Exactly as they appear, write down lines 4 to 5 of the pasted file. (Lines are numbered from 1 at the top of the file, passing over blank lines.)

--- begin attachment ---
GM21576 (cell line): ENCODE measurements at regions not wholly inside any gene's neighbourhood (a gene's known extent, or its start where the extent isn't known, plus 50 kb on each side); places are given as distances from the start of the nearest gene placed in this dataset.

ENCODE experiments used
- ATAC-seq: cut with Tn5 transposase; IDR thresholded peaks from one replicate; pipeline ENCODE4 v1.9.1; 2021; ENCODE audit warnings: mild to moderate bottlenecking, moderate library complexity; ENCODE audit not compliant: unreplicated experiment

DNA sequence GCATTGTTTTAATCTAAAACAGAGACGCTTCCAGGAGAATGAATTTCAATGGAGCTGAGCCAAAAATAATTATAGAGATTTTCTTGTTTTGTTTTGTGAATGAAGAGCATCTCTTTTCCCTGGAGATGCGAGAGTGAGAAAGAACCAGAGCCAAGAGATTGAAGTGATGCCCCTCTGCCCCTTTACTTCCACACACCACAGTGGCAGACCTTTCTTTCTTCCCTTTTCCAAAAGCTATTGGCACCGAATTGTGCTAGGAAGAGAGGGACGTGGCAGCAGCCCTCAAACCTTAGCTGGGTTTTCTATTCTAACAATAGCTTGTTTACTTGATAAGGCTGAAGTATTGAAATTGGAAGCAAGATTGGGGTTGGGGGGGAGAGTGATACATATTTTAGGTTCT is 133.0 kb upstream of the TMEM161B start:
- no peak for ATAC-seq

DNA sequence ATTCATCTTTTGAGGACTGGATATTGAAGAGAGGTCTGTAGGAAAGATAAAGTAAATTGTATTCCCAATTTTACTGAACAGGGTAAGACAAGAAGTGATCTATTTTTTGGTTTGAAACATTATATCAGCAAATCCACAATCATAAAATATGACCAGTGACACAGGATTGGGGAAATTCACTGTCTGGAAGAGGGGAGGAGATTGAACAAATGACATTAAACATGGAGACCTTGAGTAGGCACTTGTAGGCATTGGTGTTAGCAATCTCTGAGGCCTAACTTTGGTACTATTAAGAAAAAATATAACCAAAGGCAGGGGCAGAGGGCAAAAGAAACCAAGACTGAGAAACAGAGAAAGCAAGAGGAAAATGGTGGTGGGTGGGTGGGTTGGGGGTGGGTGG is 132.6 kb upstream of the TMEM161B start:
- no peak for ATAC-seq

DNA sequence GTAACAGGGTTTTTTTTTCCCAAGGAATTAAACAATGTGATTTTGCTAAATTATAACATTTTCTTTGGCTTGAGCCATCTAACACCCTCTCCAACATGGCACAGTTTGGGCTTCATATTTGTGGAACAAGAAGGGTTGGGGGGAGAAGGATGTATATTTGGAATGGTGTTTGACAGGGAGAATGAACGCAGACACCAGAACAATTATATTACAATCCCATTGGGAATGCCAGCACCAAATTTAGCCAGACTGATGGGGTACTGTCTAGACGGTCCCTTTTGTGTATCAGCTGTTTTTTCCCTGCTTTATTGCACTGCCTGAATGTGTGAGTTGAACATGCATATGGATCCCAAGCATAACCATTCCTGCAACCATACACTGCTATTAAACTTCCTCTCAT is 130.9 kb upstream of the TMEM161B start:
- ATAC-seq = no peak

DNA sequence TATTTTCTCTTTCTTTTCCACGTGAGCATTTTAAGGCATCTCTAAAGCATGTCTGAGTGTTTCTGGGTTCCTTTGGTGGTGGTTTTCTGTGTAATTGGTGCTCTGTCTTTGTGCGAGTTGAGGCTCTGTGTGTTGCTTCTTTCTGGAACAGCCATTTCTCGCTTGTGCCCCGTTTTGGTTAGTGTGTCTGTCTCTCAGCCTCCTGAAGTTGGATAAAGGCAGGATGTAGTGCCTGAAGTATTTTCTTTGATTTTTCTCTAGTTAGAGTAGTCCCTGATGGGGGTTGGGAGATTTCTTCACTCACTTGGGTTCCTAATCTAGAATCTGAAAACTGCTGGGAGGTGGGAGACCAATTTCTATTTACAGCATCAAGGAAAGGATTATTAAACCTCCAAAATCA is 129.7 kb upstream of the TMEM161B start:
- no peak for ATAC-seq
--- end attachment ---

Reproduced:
DNA sequence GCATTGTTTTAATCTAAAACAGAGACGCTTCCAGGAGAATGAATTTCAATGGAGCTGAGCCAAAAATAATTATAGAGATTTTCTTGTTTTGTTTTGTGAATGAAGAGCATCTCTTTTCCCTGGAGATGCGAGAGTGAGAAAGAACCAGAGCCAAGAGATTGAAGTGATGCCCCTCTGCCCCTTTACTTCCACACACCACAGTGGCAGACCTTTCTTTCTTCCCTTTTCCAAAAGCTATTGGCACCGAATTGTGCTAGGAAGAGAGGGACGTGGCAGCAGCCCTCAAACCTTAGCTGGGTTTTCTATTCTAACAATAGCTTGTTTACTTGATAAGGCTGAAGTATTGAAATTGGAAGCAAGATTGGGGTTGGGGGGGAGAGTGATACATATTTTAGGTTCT is 133.0 kb upstream of the TMEM161B start:
- no peak for ATAC-seq